the people that are going through it , but affects everyone and the country at large and poverty
causes hunger which can lead to whole lots of vices. The effects of poverty are enormous on a
nation, as well as the people. Given the challenges posed by poverty and the dimensions of
poverty in Nigeria‟s development, the study seeks to examine the level of progress Nigeria
has made in poverty eradication from the time of the establishment of the Millennium
Development Goals in the year 2000 to the present time 2015.
1.3 Objectives of Study
 To ascertain the extent of Nigeria‟s poverty eradication from the time of the
Millennium Summit, to the target period of 2015.
 To identify the barriers and challenges to attaining the Millenium development goal of
eradicating poverty.
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 To identify what must be done to effectively address the challenges and ensure
sustainable progress towards attaining Millennium Development Goal one.
1.4 Research Questions
 To what extent has Nigeria gone in eradicating poverty from the time of the
Millennium Summit (2000) to the target period of 2015
 What are the barriers and challenges to eradicating poverty in Nigeria?
 What must be done to address the challenges and ensure sustainable progress towards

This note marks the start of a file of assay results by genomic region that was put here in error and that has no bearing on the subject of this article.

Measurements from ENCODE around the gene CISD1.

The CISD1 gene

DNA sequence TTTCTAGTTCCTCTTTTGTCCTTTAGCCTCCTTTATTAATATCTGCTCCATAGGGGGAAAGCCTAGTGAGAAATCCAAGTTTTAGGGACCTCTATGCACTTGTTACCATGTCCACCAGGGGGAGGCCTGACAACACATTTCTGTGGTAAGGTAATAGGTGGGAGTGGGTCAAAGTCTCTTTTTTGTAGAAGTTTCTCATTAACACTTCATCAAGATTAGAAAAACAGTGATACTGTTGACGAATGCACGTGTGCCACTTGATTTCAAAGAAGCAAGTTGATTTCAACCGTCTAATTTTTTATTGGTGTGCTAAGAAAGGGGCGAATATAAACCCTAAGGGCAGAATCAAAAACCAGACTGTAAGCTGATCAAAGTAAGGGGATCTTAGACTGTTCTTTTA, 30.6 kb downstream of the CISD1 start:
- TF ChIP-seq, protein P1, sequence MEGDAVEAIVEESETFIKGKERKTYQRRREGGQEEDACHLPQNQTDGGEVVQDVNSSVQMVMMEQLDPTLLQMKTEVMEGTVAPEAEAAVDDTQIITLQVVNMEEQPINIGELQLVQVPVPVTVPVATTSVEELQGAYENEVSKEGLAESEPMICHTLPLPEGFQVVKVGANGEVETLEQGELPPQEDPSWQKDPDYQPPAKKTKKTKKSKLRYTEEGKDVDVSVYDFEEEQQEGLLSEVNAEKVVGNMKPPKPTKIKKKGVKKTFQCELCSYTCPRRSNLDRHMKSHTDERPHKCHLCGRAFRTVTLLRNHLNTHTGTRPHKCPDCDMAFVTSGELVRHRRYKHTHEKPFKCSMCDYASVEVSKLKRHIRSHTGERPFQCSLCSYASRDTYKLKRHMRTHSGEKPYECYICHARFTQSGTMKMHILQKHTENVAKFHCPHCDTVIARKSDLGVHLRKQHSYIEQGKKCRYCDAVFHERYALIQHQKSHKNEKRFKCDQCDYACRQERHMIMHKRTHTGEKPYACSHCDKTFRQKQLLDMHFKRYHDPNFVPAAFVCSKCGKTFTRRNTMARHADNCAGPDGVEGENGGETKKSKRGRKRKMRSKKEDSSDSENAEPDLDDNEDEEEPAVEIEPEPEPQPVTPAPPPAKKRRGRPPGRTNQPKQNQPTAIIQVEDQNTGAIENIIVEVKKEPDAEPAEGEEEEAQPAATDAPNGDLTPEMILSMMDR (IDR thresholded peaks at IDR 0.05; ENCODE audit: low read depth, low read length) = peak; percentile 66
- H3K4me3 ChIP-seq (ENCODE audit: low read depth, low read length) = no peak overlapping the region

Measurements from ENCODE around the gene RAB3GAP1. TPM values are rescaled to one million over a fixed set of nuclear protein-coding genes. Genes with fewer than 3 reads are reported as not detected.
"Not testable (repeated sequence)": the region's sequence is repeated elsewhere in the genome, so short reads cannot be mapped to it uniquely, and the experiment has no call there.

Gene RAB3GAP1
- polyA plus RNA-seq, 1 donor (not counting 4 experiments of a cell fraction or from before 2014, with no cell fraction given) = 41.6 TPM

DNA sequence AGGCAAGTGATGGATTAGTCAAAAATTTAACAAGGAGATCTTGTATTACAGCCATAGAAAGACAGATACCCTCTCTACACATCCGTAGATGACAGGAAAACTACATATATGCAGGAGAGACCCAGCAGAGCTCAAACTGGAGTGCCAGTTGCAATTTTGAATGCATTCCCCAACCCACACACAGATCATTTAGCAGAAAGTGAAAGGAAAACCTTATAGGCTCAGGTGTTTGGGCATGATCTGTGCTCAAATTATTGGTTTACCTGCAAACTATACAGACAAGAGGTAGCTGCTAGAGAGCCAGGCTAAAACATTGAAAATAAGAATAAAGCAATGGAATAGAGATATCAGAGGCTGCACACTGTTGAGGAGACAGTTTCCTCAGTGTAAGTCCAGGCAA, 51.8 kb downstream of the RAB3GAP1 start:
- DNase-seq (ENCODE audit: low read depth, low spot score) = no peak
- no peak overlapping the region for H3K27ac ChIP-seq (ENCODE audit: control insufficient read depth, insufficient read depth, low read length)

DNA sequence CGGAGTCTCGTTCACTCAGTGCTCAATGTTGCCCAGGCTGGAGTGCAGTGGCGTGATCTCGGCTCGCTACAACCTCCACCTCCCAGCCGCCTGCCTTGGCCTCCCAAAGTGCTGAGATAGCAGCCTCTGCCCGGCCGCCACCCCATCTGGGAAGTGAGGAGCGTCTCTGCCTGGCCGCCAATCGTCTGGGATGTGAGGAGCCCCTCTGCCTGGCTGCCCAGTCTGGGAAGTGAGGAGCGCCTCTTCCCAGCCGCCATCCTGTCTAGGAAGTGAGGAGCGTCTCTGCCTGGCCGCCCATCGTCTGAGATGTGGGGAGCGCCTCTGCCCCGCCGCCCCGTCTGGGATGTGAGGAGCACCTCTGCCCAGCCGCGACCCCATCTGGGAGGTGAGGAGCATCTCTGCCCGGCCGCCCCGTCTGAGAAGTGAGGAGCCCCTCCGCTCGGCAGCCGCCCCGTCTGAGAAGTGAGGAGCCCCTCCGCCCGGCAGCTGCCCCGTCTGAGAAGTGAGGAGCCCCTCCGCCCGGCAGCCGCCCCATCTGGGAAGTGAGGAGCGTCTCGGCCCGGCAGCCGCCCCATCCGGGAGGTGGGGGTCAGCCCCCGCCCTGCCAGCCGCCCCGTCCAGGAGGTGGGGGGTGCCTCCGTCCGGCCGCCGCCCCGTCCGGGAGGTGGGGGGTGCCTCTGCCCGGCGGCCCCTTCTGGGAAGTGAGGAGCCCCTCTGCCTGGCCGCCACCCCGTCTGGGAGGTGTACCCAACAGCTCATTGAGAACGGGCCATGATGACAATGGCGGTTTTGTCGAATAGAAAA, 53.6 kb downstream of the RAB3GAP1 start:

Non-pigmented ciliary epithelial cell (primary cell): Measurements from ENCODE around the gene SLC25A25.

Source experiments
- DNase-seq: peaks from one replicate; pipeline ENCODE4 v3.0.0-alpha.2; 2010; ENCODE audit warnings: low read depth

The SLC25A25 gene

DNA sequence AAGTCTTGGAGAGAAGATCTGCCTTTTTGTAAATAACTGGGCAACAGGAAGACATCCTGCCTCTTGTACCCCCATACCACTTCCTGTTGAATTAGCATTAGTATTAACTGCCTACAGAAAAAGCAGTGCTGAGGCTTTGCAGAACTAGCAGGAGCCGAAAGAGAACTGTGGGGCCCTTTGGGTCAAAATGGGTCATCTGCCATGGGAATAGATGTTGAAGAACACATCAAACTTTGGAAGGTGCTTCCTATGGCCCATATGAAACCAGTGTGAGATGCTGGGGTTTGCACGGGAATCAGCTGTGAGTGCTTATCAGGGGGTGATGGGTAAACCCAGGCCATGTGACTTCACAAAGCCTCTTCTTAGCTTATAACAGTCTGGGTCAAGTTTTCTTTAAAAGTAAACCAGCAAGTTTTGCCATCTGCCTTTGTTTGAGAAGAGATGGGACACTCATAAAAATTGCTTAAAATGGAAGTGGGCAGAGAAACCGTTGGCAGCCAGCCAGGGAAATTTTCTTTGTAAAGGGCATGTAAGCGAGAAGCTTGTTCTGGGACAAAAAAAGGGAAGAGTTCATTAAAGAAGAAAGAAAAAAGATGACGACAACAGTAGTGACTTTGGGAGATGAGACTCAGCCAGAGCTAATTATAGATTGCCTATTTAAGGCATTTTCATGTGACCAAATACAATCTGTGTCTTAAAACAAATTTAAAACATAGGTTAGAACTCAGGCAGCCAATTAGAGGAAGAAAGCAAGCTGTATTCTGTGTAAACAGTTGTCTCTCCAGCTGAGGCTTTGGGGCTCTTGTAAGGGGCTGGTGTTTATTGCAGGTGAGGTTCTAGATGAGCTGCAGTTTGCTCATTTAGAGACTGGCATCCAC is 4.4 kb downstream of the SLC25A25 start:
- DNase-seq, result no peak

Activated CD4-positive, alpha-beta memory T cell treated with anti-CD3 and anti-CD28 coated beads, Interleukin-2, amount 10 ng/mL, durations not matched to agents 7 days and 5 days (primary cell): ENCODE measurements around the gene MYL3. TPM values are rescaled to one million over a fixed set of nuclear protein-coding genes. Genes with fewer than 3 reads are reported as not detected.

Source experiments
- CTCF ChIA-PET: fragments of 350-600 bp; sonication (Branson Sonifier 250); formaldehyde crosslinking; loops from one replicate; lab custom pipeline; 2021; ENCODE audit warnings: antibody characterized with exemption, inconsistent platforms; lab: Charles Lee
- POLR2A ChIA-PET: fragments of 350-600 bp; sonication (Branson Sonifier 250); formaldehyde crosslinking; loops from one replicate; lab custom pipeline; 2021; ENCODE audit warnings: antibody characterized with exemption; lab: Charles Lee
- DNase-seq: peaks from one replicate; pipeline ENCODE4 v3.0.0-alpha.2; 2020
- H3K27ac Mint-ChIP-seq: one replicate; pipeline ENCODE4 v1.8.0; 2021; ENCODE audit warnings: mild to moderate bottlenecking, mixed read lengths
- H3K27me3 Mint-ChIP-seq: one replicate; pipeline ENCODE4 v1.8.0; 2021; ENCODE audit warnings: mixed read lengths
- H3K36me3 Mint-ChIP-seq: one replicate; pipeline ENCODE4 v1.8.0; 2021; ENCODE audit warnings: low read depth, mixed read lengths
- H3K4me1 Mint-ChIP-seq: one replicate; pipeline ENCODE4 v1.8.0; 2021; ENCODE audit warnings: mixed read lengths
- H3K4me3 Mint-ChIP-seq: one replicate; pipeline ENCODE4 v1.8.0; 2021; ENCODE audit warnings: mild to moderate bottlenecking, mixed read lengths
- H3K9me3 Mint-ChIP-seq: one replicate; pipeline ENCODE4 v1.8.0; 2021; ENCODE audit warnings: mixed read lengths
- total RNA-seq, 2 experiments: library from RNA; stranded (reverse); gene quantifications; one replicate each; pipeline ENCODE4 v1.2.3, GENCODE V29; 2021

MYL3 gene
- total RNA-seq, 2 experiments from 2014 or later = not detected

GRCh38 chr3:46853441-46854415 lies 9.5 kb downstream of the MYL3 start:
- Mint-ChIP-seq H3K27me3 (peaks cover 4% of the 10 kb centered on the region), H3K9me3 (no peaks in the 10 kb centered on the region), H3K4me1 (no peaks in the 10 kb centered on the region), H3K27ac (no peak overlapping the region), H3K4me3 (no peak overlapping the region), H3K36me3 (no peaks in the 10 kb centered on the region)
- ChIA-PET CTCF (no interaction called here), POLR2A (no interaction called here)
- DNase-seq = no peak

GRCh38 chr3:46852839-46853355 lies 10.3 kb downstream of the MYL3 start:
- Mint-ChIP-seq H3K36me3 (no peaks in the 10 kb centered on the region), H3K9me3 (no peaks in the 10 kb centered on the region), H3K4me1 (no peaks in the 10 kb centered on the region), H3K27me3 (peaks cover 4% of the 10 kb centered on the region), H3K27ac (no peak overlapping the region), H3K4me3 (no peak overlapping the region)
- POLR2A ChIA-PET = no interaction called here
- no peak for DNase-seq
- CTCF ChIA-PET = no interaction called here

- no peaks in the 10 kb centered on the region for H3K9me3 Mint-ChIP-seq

attaining Millennium Development Goal one?
1.5 Significance of the Study
 The study is important because it will add to the existing knowledge of individuals,
non-governmental organisations and academics on the issue of poverty in Nigeria and
the stage of achievement of the Millennium Development Goal one in 2015.
 The study will be useful to the policy makers because attempts will be made to profer
workable solutions that will help the government in the fight towards poverty
reduction in Nigeria.
1.6 Scope
Nigeria’s progress in eradicating poverty in the country from the year 2000 (the time
of the Millenium Development Summit) to 2015 (The target date for achieving the Millenium
Development Goals)
1.7 Limitation
Poverty is an issue that most people write on, thus there exist data from many
unconfirmed sources as regards to it and these materials often seem to be contradicting.
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However in other to surmount this problem, this study would try to compare the data set by
the United Nations (UN), the UNDP, the World bank and Nigeria Bureau of Statistics.
1.8 Operational definition of term
This study adopts the definition of poverty as the state in which one lacks a certain
amount of material possessions or money and the deprivation of basic human needs such as
food, water, shelter, clothing, health care and education.
1.9 Organization of study
This research work is divided into five chapters. The first chapter, which is the
introduction, looks at the background to the study, statement of the problem, objective of the
study, research questions, significance of the study, organization of chapters as well as scope
of the study. The second chapter analyses theoretical and conceptual frameworks and a review
of relevant literature focusing on the issue of poverty in Nigeria. The third chapter looks at the
methodology, research design, area of study, methods of data collection and data analysis
techniques. Chapter four deals with the presentation and analysis of data collected,
interpretation and discussion of findings, The fifth chapter is the summary, conclusion and